De Lano’s Pizza-Cutting Stamp
Sole inventors can often invent creative solutions to common food problems. For example, U.S. Pat. No. 3,132,423 to De Lano solves a common annoyance for “establishments enjoying a large volume of pizza pie business”: the difficulty of easily cutting pizzas in a sanitary way without consuming too much time and manpower. De Lano’s solution is essentially a large (perhaps guillotine-like) bladed stamping apparatus that lowers radially-positioned blades to cut a pizza into individual pieces in one single motion. One of the unique aspects of De Lano’s invention was its practicality: it was specifically designed to be disassembled rapidly for easy cleaning.
McDonald’s McD.L.T. Becomes History
Back in the 1980s, McDonald’s had a clever idea: a double clam-shell container for a single burger (the “McD.L.T.”), with one container holding the hot elements (e.g., the beef patty and the bun), with the other container holding the cold elements (e.g., the vegetables). This concept made its way to U.S. Design Patent No. 292,483 to Commisso et al., which depicts the container from various angles. While the McD.L.T. was ultimately discontinued in no small part due to controversies over McDonald’s use of polystyrene packaging, the McD.L.T. packaging is now part of the National Museum of American History’s collection as part of their “Food: Transforming the American Table” exhibition.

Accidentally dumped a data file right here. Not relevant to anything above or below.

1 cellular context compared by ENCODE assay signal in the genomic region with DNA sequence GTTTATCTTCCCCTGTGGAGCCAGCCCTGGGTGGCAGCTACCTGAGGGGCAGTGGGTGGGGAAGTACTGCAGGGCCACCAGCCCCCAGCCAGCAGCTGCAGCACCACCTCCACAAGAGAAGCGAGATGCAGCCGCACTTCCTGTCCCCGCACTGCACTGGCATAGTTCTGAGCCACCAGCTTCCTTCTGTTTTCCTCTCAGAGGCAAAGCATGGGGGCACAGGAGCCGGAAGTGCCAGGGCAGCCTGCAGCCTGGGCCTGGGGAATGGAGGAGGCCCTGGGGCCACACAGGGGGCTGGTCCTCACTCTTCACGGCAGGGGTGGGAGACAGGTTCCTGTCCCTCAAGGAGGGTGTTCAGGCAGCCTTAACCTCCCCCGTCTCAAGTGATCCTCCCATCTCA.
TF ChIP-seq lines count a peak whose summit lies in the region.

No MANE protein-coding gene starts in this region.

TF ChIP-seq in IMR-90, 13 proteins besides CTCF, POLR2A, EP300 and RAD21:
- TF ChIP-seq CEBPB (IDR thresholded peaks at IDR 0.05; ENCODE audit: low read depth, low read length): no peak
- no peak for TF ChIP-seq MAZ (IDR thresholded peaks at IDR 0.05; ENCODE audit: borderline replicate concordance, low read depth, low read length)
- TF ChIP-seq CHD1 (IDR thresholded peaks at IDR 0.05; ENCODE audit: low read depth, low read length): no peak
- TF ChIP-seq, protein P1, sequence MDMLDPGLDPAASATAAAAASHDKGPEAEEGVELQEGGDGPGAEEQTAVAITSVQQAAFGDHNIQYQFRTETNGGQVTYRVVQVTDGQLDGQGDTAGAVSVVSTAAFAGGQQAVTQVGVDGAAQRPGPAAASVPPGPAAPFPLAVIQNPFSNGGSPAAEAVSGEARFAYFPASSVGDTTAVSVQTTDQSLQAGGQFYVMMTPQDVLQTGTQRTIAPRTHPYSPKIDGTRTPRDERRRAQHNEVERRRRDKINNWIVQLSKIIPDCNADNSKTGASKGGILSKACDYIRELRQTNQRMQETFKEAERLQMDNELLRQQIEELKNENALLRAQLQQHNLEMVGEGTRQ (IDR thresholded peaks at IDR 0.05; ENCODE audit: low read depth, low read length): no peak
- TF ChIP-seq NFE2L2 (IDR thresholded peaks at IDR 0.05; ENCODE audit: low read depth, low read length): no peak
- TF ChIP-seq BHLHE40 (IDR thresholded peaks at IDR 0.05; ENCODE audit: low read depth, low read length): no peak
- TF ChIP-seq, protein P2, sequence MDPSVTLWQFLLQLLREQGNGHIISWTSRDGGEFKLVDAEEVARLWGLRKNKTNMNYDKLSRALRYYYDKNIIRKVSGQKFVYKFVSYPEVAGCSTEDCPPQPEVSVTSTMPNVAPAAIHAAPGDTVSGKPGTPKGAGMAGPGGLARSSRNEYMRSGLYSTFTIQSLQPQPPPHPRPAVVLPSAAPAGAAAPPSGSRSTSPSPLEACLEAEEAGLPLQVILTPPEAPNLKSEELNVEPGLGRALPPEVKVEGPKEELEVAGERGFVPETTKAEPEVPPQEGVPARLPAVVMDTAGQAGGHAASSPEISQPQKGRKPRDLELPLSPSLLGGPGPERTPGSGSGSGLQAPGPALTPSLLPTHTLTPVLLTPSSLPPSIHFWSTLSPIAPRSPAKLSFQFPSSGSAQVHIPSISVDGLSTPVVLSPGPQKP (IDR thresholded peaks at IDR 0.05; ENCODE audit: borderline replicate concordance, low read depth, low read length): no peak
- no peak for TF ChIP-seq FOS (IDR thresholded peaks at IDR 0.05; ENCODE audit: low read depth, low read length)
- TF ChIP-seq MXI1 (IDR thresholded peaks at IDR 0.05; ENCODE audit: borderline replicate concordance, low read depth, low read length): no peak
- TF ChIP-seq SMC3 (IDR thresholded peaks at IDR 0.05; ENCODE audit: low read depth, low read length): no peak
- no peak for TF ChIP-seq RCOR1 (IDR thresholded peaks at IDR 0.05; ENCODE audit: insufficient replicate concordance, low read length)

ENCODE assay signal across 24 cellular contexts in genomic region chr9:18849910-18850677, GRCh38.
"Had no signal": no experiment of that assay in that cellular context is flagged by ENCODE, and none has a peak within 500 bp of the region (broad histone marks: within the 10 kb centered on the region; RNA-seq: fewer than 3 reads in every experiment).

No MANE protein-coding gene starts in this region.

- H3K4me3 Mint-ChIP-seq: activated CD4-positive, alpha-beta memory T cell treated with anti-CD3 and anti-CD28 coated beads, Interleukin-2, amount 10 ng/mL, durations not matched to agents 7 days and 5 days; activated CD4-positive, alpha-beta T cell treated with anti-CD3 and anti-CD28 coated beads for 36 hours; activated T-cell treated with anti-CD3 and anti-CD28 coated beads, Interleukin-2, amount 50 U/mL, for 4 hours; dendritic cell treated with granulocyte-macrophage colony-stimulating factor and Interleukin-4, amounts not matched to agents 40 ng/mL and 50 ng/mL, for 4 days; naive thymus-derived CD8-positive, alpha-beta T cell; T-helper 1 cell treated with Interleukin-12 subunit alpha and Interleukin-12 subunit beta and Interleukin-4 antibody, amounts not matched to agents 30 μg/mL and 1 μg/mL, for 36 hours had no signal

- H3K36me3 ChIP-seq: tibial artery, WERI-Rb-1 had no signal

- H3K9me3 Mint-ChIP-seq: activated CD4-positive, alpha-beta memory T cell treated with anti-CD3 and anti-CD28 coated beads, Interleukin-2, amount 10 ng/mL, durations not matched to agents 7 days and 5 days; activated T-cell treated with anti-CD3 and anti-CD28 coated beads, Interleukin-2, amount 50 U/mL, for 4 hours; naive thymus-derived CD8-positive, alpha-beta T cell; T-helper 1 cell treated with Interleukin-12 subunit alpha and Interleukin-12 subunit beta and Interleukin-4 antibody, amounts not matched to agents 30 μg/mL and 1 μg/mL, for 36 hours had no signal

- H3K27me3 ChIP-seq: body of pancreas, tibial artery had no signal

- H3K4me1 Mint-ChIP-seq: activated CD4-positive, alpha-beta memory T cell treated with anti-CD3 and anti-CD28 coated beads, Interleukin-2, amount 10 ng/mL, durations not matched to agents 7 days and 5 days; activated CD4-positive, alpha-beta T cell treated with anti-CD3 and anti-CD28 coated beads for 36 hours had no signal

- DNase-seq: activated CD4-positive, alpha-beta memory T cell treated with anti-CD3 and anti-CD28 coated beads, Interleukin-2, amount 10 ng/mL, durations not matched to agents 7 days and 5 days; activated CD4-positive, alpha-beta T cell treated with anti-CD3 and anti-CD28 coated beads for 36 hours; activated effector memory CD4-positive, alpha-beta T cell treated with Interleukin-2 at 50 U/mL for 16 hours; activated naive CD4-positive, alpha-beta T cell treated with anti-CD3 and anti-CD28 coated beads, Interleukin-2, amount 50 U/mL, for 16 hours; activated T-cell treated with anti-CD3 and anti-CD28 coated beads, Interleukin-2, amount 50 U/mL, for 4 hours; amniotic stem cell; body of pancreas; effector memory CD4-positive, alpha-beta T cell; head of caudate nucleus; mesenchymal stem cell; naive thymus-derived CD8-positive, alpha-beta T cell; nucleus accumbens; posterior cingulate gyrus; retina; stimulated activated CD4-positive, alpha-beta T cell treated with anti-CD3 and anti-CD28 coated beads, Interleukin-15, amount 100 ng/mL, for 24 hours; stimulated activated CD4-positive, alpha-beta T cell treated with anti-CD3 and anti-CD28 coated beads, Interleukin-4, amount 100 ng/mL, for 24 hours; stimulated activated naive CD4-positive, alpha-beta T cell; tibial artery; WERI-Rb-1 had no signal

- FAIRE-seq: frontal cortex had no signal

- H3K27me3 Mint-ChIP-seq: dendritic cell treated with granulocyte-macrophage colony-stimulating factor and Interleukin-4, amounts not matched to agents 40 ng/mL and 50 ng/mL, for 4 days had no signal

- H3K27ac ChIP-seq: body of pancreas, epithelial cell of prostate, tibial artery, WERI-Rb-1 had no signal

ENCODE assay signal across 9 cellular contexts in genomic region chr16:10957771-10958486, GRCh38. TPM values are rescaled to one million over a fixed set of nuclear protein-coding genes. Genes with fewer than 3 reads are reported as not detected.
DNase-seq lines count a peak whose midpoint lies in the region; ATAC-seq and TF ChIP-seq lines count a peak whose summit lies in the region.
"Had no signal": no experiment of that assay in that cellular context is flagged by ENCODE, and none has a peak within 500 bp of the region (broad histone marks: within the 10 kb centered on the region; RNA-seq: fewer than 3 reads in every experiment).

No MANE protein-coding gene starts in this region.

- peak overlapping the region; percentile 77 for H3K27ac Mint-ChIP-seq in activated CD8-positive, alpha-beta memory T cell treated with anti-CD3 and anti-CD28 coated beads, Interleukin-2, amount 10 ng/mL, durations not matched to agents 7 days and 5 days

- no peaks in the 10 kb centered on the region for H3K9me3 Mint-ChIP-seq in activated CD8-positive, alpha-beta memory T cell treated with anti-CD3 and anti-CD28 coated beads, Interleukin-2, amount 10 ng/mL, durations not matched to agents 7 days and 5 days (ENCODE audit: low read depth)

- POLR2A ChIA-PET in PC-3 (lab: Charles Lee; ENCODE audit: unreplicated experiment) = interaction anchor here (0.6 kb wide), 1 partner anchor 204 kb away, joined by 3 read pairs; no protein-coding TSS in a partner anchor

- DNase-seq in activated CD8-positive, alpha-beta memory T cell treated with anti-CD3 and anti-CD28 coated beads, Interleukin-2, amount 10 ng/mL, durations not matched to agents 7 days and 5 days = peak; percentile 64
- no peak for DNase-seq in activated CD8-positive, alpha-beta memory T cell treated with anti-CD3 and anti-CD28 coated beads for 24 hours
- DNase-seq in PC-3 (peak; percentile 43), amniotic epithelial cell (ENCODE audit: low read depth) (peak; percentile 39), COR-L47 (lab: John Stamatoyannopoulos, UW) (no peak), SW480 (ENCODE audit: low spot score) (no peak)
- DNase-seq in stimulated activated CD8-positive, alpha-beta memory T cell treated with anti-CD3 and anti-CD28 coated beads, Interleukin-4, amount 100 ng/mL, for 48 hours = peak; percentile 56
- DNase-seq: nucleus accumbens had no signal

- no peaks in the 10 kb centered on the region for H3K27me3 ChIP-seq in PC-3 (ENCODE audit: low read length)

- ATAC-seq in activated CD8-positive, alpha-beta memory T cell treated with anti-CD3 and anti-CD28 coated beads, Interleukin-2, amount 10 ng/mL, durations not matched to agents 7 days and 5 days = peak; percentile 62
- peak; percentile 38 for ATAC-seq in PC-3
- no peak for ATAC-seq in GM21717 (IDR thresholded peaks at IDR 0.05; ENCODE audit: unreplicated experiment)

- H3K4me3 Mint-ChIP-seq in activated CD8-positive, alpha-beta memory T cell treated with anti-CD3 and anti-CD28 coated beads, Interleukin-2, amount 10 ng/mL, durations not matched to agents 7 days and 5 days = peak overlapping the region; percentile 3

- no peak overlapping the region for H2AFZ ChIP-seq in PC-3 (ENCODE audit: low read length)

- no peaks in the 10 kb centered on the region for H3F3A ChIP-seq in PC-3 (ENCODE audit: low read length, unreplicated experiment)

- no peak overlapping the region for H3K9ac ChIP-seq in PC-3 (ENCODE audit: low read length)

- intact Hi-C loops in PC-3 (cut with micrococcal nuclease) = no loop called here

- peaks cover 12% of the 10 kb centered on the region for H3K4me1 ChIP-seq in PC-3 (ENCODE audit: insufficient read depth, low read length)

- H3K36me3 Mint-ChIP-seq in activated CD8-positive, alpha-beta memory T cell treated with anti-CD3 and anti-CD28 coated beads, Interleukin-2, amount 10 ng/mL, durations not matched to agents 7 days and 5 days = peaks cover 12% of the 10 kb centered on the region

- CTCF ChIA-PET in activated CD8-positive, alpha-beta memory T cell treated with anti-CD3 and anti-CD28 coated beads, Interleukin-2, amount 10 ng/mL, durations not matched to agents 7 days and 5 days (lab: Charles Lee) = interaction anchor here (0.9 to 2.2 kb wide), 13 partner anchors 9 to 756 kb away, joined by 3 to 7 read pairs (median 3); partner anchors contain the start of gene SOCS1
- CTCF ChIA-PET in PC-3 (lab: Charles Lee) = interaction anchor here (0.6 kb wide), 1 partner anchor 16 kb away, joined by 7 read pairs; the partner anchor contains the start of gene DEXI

If you’re considering patenting your latest invention in the world of food science, be careful – even innocent mistakes can cause trouble. For example, in Chef America, Inc. v. Lamb-Westin, Inc., the Court of Appeals for the Federal Circuit wrestled with the language “heating the resulting batter-coated dough” (that is, not the oven) “to a temperature in the range of about 400° F. to 850° F,” which the Court noted would make the batter “resemble a charcoal briquet.” Along those lines, you should always engage the services of a talented patent attorney (like myself!) when you consider filing a patent application – don’t cut corners.
Kirk Sigmon is a shareholder at the law firm Banner & Witcoff Ltd. in Washington, D.C., where he specializes in protecting and litigating all forms of intellectual property, including patents, trademarks and copyrights.